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andyrew

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About andyrew

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    Beacon Hill
  1. I'm reposting this from turns-all-year since I don't see it posted here anywhere. I have no relation to Gib or the Alpental Pro patrol, so you'll have to direct questions to them. Original thread reproduced below:
  2. Found a 'flip camera' (one of those guys with a USB plug built into it) on the Whitman Glacier yesterday. Anyone missing one?
  3. Anyone been on Mt. Shasta lately??

    Also try the fifth season in Mount Shasta, CA.
  4. Lee Vining Ice

    The ice is up the power plant road on CA-120 west of town. I haven't climbed it. March might be a little late? See http://www.summitpost.org/chouinard-falls-lee-vining-canyon/157618 and http://www.thebackcountry.net/bb/viewtopic.php?t=1799 . The backcountry.net forums are a good place for general sierra conditions, although tend to mainly be skiing TRs. If you are passing through Lee Vining, you must stop at the Mo Mart (mobile gas station about 1/2 mile west on 120 from town). Possibly the best food in the Eastern Sierra. There is decent, free camping on BLM land around Mono Lake. Head towards the airport, then work your way south east on roads. There is awesome, awesome, awesome skiing above Lee Vining canyon. Coke Chute and others coming off the Dana plateau are very accessible in the winter. Kidney and Solstice Couloirs on Mount Dana proper are bigger days. If your travels take your further south, you should also check out the skiing above the Buttermilks (Bishop area). You could spend a week skiing awesome terrain there. East face of Basin mountain, the Wahoo Gulleys on Mt Emerson, North Couloir of Mount Thompson. Enjoy! The eastern sierra is one of my favorite places on this planet.
  5. [TR] Rainier - Ingraham Direct 2/1/2011

    Thanks for the report, I've been wondering how conditions were up there. How did the snow look for skiing on the Ingraham? Sastrugified? Water ice? Lots of thinly-bridged maneaters?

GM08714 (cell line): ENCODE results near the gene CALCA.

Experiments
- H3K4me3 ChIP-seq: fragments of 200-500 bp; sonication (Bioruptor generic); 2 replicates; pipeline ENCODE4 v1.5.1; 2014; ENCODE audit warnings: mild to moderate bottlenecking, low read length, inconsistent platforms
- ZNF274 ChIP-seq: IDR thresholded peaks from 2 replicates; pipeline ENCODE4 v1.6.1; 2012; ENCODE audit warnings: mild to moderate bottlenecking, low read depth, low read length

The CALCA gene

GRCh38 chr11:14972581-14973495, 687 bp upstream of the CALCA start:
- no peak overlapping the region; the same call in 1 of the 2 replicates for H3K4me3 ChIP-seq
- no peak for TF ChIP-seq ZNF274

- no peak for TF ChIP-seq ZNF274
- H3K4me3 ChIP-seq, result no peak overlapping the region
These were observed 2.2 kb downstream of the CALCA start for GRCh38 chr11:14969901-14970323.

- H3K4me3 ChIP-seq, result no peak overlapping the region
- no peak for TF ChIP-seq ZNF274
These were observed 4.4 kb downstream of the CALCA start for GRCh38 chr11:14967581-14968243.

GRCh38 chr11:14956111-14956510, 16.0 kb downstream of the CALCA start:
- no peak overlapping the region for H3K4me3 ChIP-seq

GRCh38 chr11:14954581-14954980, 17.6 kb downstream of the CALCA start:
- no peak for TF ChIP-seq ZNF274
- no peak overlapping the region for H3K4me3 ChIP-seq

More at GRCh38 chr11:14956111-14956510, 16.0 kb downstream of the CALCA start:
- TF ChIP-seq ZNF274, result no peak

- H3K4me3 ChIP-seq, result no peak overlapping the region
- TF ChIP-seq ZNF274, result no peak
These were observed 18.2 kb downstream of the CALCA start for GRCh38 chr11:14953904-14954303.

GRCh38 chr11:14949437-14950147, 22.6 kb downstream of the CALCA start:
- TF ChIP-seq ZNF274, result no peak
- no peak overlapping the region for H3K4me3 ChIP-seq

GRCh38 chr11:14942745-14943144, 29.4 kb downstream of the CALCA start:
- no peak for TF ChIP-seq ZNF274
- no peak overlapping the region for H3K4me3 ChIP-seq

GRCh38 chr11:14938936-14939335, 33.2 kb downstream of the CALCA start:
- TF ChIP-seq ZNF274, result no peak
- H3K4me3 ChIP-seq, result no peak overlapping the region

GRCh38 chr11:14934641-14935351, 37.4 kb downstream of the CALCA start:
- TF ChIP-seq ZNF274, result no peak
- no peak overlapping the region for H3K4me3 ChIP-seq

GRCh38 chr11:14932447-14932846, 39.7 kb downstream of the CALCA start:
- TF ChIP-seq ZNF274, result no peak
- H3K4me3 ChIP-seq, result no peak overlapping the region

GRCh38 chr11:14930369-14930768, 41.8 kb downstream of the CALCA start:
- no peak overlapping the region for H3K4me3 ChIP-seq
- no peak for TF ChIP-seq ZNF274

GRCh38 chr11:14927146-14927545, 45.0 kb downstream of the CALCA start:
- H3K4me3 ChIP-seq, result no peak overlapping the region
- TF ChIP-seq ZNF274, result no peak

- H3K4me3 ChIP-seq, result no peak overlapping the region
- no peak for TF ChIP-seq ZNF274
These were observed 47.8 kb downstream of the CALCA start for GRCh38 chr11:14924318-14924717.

6. soloing the Picket Range - help!

    Short answer is that you don't. Crossing Picket Pass and climbing out the headwaters of MacMillan creek up Outrigger is the crux of a Picket traverse. Take a look at http://www.mountainwerks.org/cma/2004/pickets/index.html to see exactly that that might entail, or just look at a map. Looks unlikely, because it is. Far easier to 1) approach Luna via Big Beaver/Access Creek or 2) Whatcom Pass/Challenger Glacier/Luna cirque/Luna Col, and these are still not easy options! I did 1) this summer and found it to be the most taxing approach I've done, anywhere, and I've climbed a bit in the Sierra and Andes besides a lot of the usual suspects in the Cascades. I would recommend the #2 as a much more reasonable itinerary, and it's still a burly-ass traverse. But at least with easier bailing options. Just don't try to escape via Luna Creek. Have you looked into the Ptarmigan traverse? Just as scenic as the Pickets and much friendlier traveling. You could easily spend 10 days back there, between the traverse and all the peaks you could bag. The car shuttle issue is much more acute, though. The main attraction view-wise of the N pickets is the view onto the N faces of the south pickets, which are freakin' gnarly looking. But you also have view of other N cascade mastiffs--eldorado, Kangaroo Ridge, Snowfield, et al, and MacMillan creek really does look like it might have dinosaurs living in it still.